Always be selling - both internally and to potential new customer references. Internal stakeholders like marketing, sales and social media—who are often bogged down in traditional marketing thinking—need reminding of the powerful impact customer advocates have on sales, lead generation and market awareness. Potential customers need reminding of the tremendous mutual value they can gain from co-marketing.

Create high-value data. Reference managers learn exceptionally valuable things about customers that is otherwise lost, such as how customers actually use a product or service, and what value they actually get from it (both of which are invariably different from what R&D or sales expect). Smart reference managers capture such high-value knowledge and make sure it’s acted upon.  

Update on the 2013 Summit

Posted by Bill Lee on December 7, 2012 at 08:55 AM

We've just added three new breakout presentations at the 2013 Summit on Customer Engagement (March 5-6, Redwood City, CA). Pretty exciting stuff. Notive the level of executives who are participating.

Participants who register now can ensure a spot with a limited-time $200 discount.

 The new presentations include:

 Creating Apple-Like Customer References and Advocates by Rob Meinhardt, Founder and CEO, KACE (acquired by Dell)

 Aligning Customer Reference Programs with Corporate Strategy by Abby Atkinson, Senior Director, Infor Ambassador Reference Program, Infor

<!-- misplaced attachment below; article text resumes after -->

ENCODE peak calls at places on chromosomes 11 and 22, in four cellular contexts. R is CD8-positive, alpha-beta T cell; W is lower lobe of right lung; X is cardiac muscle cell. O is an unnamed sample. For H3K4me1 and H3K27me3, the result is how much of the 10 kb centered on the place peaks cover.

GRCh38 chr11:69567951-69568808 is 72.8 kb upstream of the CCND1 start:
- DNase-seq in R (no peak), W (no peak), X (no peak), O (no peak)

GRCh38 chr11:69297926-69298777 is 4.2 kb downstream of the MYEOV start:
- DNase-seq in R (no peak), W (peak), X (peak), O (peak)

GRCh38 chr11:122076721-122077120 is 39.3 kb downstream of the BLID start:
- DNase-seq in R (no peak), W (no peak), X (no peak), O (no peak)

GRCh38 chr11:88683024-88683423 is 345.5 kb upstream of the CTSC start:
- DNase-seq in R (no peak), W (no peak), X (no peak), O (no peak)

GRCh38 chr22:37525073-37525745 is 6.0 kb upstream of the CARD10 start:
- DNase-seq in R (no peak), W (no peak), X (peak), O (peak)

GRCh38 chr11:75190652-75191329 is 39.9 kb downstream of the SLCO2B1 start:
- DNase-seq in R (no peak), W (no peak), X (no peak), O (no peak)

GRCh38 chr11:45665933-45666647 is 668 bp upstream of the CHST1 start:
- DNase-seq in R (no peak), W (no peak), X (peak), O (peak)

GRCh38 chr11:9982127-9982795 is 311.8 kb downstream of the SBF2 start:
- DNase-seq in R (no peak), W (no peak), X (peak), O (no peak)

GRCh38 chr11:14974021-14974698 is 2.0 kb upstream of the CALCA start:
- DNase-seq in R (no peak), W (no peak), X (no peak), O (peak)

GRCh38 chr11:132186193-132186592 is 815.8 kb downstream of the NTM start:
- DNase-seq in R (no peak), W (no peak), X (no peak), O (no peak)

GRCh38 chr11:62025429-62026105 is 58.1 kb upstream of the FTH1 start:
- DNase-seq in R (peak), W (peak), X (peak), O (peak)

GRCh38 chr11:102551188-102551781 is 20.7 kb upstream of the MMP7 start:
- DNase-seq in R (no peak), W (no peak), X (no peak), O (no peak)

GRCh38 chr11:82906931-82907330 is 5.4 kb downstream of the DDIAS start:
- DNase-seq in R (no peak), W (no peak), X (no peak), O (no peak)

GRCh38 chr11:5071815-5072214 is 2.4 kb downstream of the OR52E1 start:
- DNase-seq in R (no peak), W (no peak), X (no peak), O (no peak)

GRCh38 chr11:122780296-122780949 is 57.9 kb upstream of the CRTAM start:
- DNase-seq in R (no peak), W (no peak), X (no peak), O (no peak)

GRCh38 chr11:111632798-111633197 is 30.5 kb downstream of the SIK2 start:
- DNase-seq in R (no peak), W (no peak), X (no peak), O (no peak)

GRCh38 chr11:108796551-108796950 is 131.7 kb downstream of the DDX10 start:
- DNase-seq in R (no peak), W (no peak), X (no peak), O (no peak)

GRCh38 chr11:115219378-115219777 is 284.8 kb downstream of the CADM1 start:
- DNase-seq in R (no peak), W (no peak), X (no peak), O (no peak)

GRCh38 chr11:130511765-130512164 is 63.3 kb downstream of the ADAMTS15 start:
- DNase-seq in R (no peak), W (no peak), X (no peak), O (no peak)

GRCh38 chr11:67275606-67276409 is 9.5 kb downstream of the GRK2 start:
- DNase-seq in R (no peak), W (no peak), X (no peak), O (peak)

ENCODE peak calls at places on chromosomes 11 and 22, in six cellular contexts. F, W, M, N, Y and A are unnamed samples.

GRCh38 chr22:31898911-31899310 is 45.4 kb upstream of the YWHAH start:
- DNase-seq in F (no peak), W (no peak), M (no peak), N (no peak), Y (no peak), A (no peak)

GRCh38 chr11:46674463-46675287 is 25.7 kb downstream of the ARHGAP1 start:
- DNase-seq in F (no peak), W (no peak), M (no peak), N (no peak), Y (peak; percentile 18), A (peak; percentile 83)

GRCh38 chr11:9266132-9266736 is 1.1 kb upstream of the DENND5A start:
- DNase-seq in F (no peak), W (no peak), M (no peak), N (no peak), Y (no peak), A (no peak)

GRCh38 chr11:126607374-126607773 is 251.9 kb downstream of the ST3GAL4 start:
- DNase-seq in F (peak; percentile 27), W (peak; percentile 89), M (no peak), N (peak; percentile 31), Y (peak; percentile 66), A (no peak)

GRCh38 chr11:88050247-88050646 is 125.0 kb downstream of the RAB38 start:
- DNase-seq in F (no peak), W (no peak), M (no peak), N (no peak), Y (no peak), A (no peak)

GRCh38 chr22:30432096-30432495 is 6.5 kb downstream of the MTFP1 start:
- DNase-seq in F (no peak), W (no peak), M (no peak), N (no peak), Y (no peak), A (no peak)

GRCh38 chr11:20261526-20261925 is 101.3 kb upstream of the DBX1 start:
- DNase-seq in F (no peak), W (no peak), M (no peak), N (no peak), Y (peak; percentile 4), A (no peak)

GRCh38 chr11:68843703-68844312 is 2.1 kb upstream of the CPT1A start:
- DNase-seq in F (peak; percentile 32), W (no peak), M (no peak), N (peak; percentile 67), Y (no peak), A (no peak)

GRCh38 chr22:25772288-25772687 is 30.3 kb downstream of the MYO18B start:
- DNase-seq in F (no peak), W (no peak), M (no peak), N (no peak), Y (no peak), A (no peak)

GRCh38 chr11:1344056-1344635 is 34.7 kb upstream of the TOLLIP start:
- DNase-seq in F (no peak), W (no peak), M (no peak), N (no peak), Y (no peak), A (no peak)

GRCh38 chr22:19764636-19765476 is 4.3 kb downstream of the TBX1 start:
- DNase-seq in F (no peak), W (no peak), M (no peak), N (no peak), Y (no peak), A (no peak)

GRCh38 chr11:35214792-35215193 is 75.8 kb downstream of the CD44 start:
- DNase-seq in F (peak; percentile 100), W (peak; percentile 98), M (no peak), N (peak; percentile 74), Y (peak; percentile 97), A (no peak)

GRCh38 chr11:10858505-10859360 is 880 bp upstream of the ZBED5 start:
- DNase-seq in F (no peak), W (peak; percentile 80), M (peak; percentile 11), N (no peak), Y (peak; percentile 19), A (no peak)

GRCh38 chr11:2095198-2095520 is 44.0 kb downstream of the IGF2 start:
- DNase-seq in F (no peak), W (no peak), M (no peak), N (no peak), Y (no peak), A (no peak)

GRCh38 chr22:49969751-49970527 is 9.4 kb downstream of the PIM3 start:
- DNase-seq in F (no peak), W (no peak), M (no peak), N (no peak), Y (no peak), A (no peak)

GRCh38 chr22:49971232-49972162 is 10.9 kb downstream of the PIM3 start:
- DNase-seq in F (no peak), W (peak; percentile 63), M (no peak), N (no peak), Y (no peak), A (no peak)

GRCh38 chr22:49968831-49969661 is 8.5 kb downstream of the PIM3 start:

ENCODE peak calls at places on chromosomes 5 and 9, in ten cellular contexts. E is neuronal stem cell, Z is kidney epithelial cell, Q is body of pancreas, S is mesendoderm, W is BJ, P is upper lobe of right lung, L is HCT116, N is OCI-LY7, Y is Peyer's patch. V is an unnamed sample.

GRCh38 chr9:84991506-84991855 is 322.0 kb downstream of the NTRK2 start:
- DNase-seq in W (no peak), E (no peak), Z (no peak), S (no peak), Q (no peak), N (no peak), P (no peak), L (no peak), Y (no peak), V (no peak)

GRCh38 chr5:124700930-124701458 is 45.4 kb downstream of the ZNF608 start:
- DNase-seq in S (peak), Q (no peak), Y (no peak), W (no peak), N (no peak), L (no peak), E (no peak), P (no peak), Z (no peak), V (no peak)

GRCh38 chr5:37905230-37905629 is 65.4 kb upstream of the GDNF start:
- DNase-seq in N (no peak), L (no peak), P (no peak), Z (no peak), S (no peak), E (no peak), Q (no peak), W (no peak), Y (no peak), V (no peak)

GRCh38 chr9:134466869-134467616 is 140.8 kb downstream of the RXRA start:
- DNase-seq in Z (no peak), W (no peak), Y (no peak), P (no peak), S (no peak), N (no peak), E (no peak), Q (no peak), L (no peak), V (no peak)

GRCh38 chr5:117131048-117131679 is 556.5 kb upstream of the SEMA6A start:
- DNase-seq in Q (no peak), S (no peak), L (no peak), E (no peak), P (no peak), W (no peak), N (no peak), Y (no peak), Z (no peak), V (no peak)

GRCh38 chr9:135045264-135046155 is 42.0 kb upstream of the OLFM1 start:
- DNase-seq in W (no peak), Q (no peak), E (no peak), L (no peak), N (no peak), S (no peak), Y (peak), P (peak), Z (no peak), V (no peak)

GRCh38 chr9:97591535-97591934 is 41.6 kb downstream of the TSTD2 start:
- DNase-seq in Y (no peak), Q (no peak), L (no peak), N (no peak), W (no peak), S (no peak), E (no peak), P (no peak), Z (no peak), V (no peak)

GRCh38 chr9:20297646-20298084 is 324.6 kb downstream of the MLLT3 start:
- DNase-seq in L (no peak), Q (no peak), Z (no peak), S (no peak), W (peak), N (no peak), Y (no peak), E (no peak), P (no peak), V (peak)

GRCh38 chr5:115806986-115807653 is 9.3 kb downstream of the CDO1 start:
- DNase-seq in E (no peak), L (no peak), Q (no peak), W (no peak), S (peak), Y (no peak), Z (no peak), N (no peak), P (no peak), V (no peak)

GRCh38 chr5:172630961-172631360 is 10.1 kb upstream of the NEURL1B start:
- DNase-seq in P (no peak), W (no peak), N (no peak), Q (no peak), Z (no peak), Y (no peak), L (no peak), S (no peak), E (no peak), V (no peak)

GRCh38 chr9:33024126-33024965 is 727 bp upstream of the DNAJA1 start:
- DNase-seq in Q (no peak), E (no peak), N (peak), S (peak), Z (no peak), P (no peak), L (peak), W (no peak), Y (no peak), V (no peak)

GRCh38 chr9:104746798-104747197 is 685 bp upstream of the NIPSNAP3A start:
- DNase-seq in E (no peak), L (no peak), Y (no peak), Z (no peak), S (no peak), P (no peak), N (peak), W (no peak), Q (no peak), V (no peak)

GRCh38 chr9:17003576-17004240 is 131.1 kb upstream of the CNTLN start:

Measuring—and Increasing—the Full Value of Brand Advocate Programs by Deena Zenyk, Marketing Manager, Customer Advocacy Programs, SMART Technologies 

As a reminder, keynoters at the 2013 Summit include: 

  • Chuck Ball, Senior Vice President of Health Systems, AmerisourceBergen
  • Sean Geehan, Author, The B2B Executive Playbook
  • Lisa Arthur, Chief Marketing Officer, Aprimo, and
  • Katharyn White, Vice President, Marketing, IBM Global Business Services

 


Customer Reference Programs and New Marketing

Posted by Bill Lee on December 5, 2012 at 05:05 PM

From Reference Point (our Newsletter)

First of a two-part series

 Evidence is growing--and drawing more and more attention from the C-suite--that marketing is dramatically changing. It's critical for customer reference programs to keep up with this. 

We're assembling a battery of initiatives this year and next to make sure you do so. This two-part newsletter series is one. Others include:

- Presentations & workshops at the 2013  Summit.

- The Master Class Series on Customer Reference Programs.

- Exciting research we're doing with Sirius Decision and the CMO Council (stay tuned). 

- My book, The Hidden Wealth of Customers and articles I'm publishing on HBR's Blog Network.

Two of the most popular are:

Customer Reference Programs At the Tipping Point (Read why reference programs are becoming increasingly important. Share with your sr. leaders.)

Marketing is Dead ("Marketing is Dead" haa profoundly impacted how our marketing leadership views the work I do." Deena Zenyk, Marketing Manager, Customer Advocacy Programs, SMART Technologies)

How Marketing is Changing--And Why Customer Advocacy Will Be At the Center of It

 For now, let's take a look at the most influential research that's out there on New Marketing, and its implications for reference and advocacy programs. Following is a collection from Gallup, Nielson, McKinsey and others showing this. You can use this--in your internal communications, in PPT decks and other communications with stakeholders and senior leadership at your firm--to make the following point:  we know a great deal how New Marketing will look, because it's already here. (I'm making this case myself to audiences ranging from the AMA, Forrester's Tech Marketing Council, Satmetrix, the International Association of Advertisers, and others).